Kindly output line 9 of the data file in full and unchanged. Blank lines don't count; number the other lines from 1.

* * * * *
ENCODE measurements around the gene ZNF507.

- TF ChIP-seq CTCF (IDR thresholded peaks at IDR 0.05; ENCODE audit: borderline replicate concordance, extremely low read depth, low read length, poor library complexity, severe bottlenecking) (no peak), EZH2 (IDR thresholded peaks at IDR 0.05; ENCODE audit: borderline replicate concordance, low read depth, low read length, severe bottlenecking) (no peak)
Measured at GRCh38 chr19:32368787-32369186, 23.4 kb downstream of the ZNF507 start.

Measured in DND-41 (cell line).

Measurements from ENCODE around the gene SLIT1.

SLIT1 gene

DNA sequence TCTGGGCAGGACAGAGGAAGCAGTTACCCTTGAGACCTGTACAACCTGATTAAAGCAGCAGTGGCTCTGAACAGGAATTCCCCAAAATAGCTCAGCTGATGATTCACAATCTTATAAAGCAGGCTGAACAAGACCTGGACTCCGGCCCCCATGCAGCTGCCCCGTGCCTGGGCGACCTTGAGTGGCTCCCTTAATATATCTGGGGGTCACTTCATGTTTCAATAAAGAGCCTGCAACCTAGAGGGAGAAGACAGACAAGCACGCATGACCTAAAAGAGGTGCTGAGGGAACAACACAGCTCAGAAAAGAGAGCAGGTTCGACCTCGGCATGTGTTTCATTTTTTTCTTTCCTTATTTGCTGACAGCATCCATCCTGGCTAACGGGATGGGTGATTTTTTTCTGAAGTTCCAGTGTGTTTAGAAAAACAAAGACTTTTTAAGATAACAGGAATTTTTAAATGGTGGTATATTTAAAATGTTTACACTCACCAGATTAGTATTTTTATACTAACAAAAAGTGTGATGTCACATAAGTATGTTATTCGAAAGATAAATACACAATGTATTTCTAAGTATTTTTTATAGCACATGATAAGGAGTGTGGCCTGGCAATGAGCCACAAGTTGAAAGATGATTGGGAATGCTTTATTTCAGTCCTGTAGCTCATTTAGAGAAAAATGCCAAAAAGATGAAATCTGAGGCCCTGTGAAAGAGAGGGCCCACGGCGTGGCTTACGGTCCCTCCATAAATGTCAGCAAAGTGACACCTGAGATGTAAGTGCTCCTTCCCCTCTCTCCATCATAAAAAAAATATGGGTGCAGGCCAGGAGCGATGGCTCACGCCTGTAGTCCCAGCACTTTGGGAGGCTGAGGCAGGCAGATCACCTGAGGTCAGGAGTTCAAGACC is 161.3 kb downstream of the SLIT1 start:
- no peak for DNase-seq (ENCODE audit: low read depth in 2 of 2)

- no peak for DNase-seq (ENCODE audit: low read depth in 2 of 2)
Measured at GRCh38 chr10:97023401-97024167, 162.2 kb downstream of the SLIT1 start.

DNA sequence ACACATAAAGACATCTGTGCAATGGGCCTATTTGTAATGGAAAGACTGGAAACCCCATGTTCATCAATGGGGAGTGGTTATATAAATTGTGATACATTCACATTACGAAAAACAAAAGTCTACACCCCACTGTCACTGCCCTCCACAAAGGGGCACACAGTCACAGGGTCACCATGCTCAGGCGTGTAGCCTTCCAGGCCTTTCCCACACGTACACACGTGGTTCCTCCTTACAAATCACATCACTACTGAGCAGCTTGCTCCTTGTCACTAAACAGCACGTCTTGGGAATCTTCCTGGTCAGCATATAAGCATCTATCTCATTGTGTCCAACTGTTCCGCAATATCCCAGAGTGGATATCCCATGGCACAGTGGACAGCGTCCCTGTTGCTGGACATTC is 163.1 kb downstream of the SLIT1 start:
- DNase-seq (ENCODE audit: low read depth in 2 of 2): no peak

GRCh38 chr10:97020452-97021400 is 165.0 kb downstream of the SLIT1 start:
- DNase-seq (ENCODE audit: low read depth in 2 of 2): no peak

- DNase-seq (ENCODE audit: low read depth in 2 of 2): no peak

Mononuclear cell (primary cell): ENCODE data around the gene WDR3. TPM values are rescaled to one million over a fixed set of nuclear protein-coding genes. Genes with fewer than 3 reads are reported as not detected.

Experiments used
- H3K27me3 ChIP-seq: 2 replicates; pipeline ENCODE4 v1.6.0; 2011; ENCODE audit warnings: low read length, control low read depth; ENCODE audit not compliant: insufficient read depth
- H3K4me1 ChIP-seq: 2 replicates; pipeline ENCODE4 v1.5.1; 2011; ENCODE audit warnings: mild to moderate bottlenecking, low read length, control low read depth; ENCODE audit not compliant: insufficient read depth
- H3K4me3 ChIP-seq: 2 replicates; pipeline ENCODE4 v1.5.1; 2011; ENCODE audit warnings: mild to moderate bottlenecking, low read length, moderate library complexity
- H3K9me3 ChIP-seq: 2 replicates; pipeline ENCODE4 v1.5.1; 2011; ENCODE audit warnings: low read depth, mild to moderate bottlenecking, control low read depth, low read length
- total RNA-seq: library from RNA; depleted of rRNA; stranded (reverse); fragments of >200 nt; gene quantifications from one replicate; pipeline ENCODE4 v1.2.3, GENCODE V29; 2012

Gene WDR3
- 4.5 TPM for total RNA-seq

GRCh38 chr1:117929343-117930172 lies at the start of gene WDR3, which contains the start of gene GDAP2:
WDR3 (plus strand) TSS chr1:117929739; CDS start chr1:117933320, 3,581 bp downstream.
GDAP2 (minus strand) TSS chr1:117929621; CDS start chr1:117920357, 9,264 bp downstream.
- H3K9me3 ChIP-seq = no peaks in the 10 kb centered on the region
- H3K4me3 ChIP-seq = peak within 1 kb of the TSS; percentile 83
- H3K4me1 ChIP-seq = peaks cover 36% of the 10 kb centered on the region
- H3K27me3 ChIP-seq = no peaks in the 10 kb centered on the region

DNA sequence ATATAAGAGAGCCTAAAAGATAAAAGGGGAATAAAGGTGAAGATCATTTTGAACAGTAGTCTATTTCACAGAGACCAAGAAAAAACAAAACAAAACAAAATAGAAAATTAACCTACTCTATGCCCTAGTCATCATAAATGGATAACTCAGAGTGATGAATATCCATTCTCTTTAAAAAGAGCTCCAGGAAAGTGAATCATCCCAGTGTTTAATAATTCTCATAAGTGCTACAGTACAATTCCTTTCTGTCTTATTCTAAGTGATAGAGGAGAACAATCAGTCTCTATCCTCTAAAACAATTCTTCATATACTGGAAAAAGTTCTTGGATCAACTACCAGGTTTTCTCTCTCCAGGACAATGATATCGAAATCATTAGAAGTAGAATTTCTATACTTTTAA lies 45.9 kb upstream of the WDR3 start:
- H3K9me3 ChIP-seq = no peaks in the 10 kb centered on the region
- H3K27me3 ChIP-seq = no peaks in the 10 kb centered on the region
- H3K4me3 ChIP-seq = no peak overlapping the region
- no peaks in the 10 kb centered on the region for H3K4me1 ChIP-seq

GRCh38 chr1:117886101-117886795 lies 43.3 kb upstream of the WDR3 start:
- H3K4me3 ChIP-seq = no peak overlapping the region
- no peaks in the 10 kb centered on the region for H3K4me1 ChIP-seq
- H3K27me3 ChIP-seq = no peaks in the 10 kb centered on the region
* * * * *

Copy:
- no peak for DNase-seq (ENCODE audit: low read depth in 2 of 2)